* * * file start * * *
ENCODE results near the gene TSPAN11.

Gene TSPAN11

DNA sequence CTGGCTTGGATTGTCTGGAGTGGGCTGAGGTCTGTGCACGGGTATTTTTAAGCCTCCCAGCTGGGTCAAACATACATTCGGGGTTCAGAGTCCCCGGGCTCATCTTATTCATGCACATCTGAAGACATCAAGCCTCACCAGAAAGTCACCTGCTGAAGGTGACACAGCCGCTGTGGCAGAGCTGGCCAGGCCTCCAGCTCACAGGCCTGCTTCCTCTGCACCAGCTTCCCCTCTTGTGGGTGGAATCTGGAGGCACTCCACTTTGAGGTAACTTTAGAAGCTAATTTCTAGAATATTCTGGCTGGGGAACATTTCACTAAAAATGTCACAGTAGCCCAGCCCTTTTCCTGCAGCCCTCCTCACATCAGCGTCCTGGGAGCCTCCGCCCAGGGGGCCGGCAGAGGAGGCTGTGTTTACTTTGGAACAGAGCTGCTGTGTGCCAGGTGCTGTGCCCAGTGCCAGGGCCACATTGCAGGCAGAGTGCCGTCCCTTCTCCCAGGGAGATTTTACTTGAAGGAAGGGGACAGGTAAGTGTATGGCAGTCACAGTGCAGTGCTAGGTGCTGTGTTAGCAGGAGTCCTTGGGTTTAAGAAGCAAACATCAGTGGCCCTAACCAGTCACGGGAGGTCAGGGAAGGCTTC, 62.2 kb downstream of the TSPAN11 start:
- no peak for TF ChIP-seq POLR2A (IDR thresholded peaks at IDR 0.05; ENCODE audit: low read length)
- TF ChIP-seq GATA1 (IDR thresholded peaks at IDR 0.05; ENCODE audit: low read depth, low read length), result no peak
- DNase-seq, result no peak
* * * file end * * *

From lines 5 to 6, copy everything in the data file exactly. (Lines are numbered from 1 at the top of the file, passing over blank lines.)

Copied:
- TF ChIP-seq GATA1 (IDR thresholded peaks at IDR 0.05; ENCODE audit: low read depth, low read length), result no peak
- DNase-seq, result no peak